Stephen Kenny building from the back as '60-70% of our best players are defenders'

By Paul O'Hehir

Stephen Kenny has revealed why he is going back to the future so that Ireland can be at their best against top nations.

The Republic of Ireland boss is a deep thinker on the game, but was also developing a tinkerman reputation as he experimented with formations.

For now, he has settled on a flexible 3-4-2-1 set-up that was first trialled against tonight’s opponents Qatar back in their March friendly draw in Hungary.

It is, perhaps, no coincidence that the formation is also used by Chelsea, where new Ireland coach Anthony Barry is one of Thomas Tuchel’s chief lieutenants.

But yesterday Kenny admitted he has settled on that way of playing in order to maximise Ireland’s strong defensive unit.

Throughout his career, the Dubliner has always wanted attacking players in his club teams with tremendous creativity and flair.

And he believes that his current crop of forwards can eventually find their rhythm at senior international level.

Ireland's John Egan (©INPHO/Kostadin Andonov)

But while that is a work in progress, Kenny appreciates that Ireland have to style their game on their strongest weapon right now.

With Shane Duffy back at the peak of his powers and John Egan showing why Kenny has so much faith in him, it’s the smart call.

Particularly so with a promising cast of young centre-backs coming through the ranks to compliment them.

Ahead of tonight’s Qatar clash, Kenny said: “It’s the realisation - it’s possibly fair to say - that 60% to 70% of our best players are defenders.

“There are also three emerging centre-backs coming through at their clubs, Andrew Omobamidele, Dara O’Shea and Nathan Collins.

“We’ve then got players who can play wingback at their clubs. We can shape our team around that and it can be tactically flexible against the better nations.

“The flexibility within that gives us a better chance against the better nations. What we’ve got to improve on is that aspect against teams we’re capable of beating.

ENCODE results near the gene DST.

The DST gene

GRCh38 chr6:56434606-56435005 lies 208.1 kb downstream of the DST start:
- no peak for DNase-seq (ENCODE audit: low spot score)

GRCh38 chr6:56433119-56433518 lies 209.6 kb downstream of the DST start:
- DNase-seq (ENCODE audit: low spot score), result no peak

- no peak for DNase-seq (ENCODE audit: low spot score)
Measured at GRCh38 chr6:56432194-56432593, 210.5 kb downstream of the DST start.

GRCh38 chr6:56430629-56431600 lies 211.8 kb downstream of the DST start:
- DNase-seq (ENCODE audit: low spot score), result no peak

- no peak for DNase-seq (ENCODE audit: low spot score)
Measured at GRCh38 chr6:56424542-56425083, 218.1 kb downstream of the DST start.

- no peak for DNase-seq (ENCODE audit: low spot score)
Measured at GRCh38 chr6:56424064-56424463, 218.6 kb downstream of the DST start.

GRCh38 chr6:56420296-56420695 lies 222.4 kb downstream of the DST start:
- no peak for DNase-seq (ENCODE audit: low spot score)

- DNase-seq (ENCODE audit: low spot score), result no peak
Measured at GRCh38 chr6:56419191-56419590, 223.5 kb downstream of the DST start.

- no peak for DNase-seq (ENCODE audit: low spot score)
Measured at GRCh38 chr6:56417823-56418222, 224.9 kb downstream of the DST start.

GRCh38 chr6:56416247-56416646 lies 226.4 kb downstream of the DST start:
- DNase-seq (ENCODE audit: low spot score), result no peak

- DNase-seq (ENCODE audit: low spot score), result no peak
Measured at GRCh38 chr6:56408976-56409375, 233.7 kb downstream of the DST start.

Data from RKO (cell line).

“We changed to a back three in March and it has been used in all the games, bar Andorra when we played a back four.

“We have varied it by playing 3-4-1-2 but the first time we played a 3-4-2-1 was actually against Qatar in March.”

But while building a team around its strongest components makes sense, Kenny won’t be ignoring the other elements.

And he is hoping that Callum Robinson’s superb brace in Azerbaijan is the catalyst for a higher goal return from the forwards.

“He's someone who has the capacity to create and score goals,” said Kenny of the West Brom forward.

“He's not necessarily a prolific scorer of goals but he got a high number at Preston and scored goals this year for West Brom, he's done well so far before he got his illness.

“Hopefully he can have a good impact, he's at that age now where he's at the peak of his career and hopefully he can be someone who scores goals for us.”

Jon Walters wasn’t a prolific scorer at club level but scored 14 valuable goals for Ireland and Kenny said of Robinson: “I see there’s a sort of comparison with Walters.

“They both played wide and as central strikers although Jon Walters scored goals even from the wide right position in that campaign.

“Callum likewise played on the right the other day but when he got his goals, he went up front.

“It could be argued his best position is off the left where he's played a lot of his football at Preston.”

Ireland's Callum Robinson celebrates scoring his second goal with Adam Idah. (INPHO/Laszlo Geczo)

Kenny has pinned enormous hope on Adam Idah’s 20-year-old shoulders and the Norwich City striker started the last four internationals.

But the prolific scorer at underage level - 34 goals in 61 internationals from U15s to U21s - has yet to break his senior duck.

And he was whipped off after an hour in Baku, although had been laid down with a fever that saw him confined to his hotel room in Azerbaijan two days before the game.

Kenny must decide whether to rest him tonight against Qatar or persist in the hope that a first goal could set the wheels in motion for more.

“That's something we have to consider,” added the manager. “He’s okay and available. He still did a good job for the team on Saturday and led the line.

“Certainly, he has had bigger impacts on games, in the last window for sure.

“But it was a selfless act, getting out there and putting himself forward, having been struck down. He put in a selfless hour for the team and that was appreciated.”

After Saturday’s win in Baku, Kenny needs symmetry in his team tonight - from back to front - to keep the momentum going into next month when his future will be decided

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